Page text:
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Benelli 250 Single Cylinder 1938

 

 

 

 

The Benelli 250 made its debut on the racing scene in 1934, after the abolition of the Italian speed championship for light motorcycles with up to 175-cc. displacement. The Benelli 250 was certainly the most glorious racing motorcycle built by that company. The vehicle made its appearance at a lucky moment, on the crest of the winning streak of the Benelli 175 single- and double-shaft. The 250 had the same basic features as the 175.

The Benelli 250 had the task of continuing in a new class the winning streak that had been started by the 175. This was certainly one of the reasons that the company did not try for any technical innovations on its vehicles. The technicians based all their work on past experience. The new engine was a single-cylinder two-shaft with geared distribution, dry-sump lubrication, and separate transmission. The main difference was that because of the increased displacement, a long-stroke solution was used and the single exhaust valve communicated with two tubes rather than one.

Before it went into racing competition, the Benelli 250 set a world record in its class for the flying kilometer, 181.818 km./hr. (about 113 m.p.h.)—an outstanding achievement considering that this speed was faster than the record set by a 350.
The Benelli 250 did not outperform the finest Guzzis, however, until 1936. When the 250 started to show its stuff, the Benelli people decided to modify the engine again. A different bore and stroke were introduced.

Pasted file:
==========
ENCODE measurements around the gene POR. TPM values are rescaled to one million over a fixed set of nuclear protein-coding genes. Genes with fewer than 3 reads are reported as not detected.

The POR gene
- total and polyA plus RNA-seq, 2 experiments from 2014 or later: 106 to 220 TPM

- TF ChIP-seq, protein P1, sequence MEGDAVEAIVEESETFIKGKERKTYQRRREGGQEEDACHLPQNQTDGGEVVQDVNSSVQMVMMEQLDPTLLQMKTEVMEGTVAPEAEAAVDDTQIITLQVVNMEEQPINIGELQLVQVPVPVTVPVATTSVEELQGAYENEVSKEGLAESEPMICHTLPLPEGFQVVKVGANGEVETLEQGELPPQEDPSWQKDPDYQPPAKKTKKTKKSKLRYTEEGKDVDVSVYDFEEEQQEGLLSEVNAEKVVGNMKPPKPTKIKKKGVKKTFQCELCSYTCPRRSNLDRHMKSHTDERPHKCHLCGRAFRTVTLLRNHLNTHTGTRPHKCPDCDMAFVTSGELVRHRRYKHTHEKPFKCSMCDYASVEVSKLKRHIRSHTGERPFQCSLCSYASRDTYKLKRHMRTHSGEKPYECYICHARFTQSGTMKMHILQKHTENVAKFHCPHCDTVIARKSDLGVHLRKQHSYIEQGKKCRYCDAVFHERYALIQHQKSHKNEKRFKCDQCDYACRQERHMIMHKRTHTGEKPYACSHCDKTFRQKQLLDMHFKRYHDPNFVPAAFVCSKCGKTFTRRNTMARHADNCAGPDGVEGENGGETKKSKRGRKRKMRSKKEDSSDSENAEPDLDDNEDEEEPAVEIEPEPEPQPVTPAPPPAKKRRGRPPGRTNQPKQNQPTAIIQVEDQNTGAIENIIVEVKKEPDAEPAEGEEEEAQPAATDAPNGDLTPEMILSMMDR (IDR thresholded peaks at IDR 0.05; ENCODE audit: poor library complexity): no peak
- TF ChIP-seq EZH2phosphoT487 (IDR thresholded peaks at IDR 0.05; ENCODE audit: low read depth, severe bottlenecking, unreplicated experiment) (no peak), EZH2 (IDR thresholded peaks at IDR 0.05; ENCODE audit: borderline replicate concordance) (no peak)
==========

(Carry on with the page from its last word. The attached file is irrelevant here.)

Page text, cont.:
The new Benelli 250 single-cylinder Benelli 175 Two-shaft. The 250 was developed from this model
won some important victories in 1938. The following year the British racer Ted Mellors became its rider. He had driven an official Velocette against the Benelli in the past. Now Mellors won the 250 its first Tourist Trophy. Even more important, the motorcycle beat the official Guzzi and DkW teams with their superchargers.
In 1940 the Benelli 250 got a supercharger as well. This new engine should have generated 35 h.p., but it was never put to the test because of the outbreak of World War II.

The Moto Benelli company was bombed and plundered during the war and many of its racing motorcycles ended up in unknown hands. But some of the other machines had been hidden away, and these were among the first motorcycles to go back into racing in the postwar years.

Benelli won races again in 1948 with old-fashioned motorcycles (the 250 two-shaft version without supercharger), thanks in part to the skill of Dario Ambrosini, a fine racer who had formerly driven for Guzzi. In 1950 the old single-cylinder was still technically superlative and Ambrosini raced it with great skill, winning the 250-class world championship.

Motorcycle: Benelli 250 Single-cylinder Manufacturer: Moto Benelli, Pesaro Type: Racing Year: 1938
Engine: Benelli single-cylinder, four-stroke, with two-shaft overhead geared distribution. Displacement 248.8 cc. (65 mm. x 75 mm.)
Cooling: Air
Transmission: Four-speed separate
Power: 27 h.p. at 9,500 r.p.m.
Maximum speed: 112 m.p.h.
Chassis: Tubular, open, single cradle, with stamped-plate parts. Front, parallelogram suspension; rear, elastic hub suspension
Brakes: Front and rear, side drum